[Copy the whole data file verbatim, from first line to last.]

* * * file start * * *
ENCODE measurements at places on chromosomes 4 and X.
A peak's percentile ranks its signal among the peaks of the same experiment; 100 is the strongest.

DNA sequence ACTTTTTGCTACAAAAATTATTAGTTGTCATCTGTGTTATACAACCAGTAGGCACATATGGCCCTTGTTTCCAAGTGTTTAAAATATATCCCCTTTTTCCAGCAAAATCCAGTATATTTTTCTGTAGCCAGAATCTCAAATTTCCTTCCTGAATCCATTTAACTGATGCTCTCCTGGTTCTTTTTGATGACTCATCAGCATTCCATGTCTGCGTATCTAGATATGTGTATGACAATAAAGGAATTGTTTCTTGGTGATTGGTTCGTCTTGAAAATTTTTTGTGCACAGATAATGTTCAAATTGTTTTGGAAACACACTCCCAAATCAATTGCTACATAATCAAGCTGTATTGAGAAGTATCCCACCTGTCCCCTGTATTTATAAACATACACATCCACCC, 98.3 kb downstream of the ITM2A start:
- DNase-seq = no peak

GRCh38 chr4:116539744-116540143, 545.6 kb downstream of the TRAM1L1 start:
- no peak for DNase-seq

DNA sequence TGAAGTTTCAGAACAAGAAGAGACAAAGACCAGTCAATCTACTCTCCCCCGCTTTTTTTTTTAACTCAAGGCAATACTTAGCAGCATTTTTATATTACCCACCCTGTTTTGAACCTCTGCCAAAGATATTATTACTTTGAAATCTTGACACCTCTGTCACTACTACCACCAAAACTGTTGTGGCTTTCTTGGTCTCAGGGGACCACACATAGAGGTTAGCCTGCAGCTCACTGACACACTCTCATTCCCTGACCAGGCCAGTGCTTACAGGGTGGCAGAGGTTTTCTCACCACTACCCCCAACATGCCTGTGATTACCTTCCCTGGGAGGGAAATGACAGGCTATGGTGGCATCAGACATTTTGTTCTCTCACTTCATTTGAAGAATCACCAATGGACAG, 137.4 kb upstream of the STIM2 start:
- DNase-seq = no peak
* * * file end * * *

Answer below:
ENCODE measurements at places on chromosomes 4 and X.
A peak's percentile ranks its signal among the peaks of the same experiment; 100 is the strongest.

DNA sequence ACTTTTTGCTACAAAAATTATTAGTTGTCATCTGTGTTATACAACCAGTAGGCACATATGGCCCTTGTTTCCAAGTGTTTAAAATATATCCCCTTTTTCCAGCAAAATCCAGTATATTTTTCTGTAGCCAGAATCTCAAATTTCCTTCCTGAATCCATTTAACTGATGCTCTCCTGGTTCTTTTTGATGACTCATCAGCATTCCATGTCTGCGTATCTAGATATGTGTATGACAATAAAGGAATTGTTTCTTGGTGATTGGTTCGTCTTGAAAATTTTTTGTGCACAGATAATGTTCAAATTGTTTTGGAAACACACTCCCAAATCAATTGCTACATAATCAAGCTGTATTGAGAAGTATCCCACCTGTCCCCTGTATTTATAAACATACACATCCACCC, 98.3 kb downstream of the ITM2A start:
- DNase-seq = no peak

GRCh38 chr4:116539744-116540143, 545.6 kb downstream of the TRAM1L1 start:
- no peak for DNase-seq

DNA sequence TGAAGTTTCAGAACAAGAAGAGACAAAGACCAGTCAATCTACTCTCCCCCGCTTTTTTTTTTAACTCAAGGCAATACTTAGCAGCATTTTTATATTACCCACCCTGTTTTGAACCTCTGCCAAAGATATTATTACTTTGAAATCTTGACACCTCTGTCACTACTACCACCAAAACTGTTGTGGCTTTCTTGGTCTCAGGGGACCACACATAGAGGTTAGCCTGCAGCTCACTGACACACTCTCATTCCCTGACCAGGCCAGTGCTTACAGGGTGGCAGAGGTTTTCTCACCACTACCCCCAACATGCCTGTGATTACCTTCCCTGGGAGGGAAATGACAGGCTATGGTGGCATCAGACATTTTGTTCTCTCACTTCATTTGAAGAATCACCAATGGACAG, 137.4 kb upstream of the STIM2 start:
- DNase-seq = no peak